Kepler's laws do not contradict circular motion, but they allow for other elliptical orbits as
well. Every circle is an ellipse, but not every ellipse is a circle. Circular motion is a
special case of Keplerian motion, and is in fact the minimum-energy orbit for a two body
gravitational system.
In accordance with Kepler's second law, a body executing a circular orbit will do so with
constant orbital speed. This is synonymous with the conservation of angular
Uniform circular motion basically says that all orbits are perfect circles with the
orbiting body on the circumference and the primary at the centre. However, Kepler
identified that orbits are not perfect circles; they are ellipses with the primary at one
focus. While the actual shape of the orbit is very close to circular, the mathematics
behind each shape are very different. Because they say different things, they are

According to the Ptolemaic model, everything in the universe -- the Sun, planets, stars
-- revolved around the Earth. But what Galileo observed through his telescope -- the
moons of Jupiter and the phases of Venus -- clearly contradicted this. Jupiter's moons
were circling Jupiter, not the Earth, and Venus' phases could be explained only if Venus
was positioned between the Earth and the Sun and orbited the Sun.

Galileo’s telescope discoveries
Galileo Galilei was the first astronomer to use a telescope to study the heavens. Galileo
made a number of observations that finally helped convince people that the Suncentered solar system model (the heliocentric model), as proposed by Copernicus, was
correct. These arguments can be divided into two kinds: Those that proved that the
Ptolemaic model was incorrect; and those that undermined the broader philosophy of
Aristotelianism that included the Ptolemaic model. We'll first consider some
philosophically important observations and then the ones that proved Venus, at least,
goes around the Sun and not around Earth.
Sun and Moon
One of the ideas that made Aristotelianism popular with the church during the middle
ages was that the heavens are perfect. This also meant that they were unchanging,
because if they change then either they weren't perfect before or they won't be perfect
after the change.

Galileo discovered spots on the Sun and also saw that the surface of the Moon was
rough. People really tried hard to account for these observations without making the
heavens imperfect; one suggestion was that over the mountains of the Moon there was
a layer of clear crystal so the final surface would be smooth and perfect!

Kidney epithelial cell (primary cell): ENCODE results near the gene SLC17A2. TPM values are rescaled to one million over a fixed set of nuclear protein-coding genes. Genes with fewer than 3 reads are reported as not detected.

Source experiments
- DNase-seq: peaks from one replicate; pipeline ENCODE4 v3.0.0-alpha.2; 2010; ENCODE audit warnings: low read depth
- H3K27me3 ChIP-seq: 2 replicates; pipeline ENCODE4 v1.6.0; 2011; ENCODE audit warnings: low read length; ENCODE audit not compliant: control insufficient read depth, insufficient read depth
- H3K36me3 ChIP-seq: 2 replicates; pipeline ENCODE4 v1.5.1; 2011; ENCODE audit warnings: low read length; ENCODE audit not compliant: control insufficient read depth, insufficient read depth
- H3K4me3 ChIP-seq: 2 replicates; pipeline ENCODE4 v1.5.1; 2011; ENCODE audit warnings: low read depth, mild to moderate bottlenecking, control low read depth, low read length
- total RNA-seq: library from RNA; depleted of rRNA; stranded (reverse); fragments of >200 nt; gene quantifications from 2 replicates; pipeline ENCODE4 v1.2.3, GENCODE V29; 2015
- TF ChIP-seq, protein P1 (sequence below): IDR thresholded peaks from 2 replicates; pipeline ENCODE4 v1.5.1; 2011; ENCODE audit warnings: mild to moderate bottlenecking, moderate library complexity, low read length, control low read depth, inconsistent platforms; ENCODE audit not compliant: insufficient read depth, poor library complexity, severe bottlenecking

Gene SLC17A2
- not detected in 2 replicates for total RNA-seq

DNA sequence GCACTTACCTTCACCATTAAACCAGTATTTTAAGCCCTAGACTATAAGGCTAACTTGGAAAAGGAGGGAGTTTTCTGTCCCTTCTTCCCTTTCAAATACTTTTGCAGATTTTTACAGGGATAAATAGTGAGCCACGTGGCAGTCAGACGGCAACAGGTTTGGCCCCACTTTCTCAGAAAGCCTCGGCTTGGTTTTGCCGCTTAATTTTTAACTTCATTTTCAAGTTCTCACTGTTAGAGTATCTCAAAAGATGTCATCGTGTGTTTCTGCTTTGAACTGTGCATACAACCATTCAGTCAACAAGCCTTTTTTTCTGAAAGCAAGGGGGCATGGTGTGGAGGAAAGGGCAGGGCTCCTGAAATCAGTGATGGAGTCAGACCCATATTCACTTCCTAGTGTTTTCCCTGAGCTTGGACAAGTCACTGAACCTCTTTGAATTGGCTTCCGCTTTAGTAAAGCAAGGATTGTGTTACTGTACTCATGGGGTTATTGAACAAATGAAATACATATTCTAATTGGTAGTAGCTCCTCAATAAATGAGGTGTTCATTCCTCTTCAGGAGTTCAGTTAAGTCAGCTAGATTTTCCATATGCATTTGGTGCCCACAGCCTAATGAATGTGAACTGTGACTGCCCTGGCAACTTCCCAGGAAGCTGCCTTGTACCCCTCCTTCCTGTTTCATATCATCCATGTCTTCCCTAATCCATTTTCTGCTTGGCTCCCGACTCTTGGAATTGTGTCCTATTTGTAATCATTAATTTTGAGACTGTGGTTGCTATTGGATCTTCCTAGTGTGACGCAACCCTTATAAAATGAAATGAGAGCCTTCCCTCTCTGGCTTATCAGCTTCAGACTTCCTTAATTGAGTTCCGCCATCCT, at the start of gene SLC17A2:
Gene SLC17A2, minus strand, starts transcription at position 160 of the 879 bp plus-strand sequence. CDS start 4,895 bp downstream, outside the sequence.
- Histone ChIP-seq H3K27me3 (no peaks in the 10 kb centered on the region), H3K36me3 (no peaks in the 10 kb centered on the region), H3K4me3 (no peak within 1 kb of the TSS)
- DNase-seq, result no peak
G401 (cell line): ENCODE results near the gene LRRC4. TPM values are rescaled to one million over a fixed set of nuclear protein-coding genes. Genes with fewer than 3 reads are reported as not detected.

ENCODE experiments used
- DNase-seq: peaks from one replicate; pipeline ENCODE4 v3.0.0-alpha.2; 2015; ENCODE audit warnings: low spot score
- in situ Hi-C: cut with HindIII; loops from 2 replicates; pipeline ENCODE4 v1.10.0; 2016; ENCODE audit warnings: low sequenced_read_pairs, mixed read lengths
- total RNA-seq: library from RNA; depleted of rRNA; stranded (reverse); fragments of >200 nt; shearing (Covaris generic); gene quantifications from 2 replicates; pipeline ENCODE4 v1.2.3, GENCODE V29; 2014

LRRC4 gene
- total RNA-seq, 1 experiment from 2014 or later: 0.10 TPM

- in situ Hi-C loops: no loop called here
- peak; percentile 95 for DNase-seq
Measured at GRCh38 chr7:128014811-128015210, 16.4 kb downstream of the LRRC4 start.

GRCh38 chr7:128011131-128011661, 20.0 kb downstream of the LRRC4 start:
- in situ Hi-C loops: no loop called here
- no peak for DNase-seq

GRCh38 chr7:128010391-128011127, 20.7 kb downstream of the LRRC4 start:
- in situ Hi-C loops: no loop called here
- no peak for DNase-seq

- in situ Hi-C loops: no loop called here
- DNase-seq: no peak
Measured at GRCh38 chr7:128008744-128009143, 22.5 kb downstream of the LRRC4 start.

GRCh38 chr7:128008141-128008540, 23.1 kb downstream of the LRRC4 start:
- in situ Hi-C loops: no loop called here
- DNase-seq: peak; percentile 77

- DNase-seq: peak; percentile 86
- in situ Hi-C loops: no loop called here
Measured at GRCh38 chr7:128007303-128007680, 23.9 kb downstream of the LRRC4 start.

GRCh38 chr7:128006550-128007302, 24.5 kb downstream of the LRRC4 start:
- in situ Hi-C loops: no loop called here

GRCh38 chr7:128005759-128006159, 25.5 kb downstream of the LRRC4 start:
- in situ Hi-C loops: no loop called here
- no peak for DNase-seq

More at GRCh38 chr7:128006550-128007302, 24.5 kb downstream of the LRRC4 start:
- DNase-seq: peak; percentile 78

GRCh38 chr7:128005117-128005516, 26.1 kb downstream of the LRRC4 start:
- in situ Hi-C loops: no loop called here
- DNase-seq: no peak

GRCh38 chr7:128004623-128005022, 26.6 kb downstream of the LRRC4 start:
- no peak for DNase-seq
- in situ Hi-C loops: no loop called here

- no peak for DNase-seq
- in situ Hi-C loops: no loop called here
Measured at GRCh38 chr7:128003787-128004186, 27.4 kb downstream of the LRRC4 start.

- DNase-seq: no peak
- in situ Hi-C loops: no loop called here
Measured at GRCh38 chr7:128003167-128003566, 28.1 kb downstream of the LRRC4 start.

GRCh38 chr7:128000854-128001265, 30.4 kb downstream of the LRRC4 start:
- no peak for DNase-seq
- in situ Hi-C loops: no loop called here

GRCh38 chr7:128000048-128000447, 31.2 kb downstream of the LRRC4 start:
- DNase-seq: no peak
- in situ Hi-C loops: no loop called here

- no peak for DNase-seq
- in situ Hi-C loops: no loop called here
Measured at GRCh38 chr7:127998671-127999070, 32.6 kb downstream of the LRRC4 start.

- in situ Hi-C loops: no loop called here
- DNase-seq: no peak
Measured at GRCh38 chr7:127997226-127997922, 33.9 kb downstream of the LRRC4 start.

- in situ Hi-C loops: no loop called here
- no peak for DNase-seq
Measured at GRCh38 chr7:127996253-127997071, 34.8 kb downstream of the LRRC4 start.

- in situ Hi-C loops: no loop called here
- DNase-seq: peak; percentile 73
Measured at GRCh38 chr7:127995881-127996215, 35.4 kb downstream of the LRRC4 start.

Jupiter’s Moons
Galileo saw near Jupiter what he first thought to be stars. When he realized that the
stars were actually going around Jupiter, it negated a major argument of the Ptolemaic
model. Not only did this mean that the Earth could not be the only center of motion, but
also it knocked a hole in another argument. The supporters of the Ptolemaic model
argued that if the Earth were moving through space, the Moon would be left
behind. Galileo’s observations showed that the moons of Jupiter were not being left
behind as Jupiter moved.
Phases of Venus
One observation definitely disproved the Ptolemaic model, although it didn't prove that
Copernicus was right (as Tycho Brahe pointed out). This was the observation that
Venus has phases, much like our Moon does.
To the naked eye, Venus always appears as a bright dot in the sky. With a telescope,
however, it is fairly easy to see the phases of Venus. Just as the Moon has phases,
Venus too has phases based on the planet’s position relative to us and the Sun.
There was no way for the Ptolemaic model (Earth centered solar system) to account for
these phases. They can only occur as Galileo saw them if Venus is circling the Sun, not
the Earth.
In the early 1600s, Johannes Kepler proposed three laws of planetary motion. Kepler
was able to summarize the carefully collected data of his mentor - Tycho Brahe - with
three statements that described the motion of planets in a sun-centered solar system.
Kepler's efforts to explain the underlying reasons for such motions are no longer
accepted; nonetheless, the actual laws themselves are still considered an accurate
description of the motion of any planet and any satellite.
Kepler's three laws of planetary motion can be described as follows:

The path of the planets about the sun is elliptical in shape, with the center of the
sun being located at one focus. (The Law of Ellipses)
An imaginary line drawn from the center of the sun to the center of the planet will
sweep out equal areas in equal intervals of time. (The Law of Equal Areas)

The ratio of the squares of the periods of any two planets is equal to the ratio of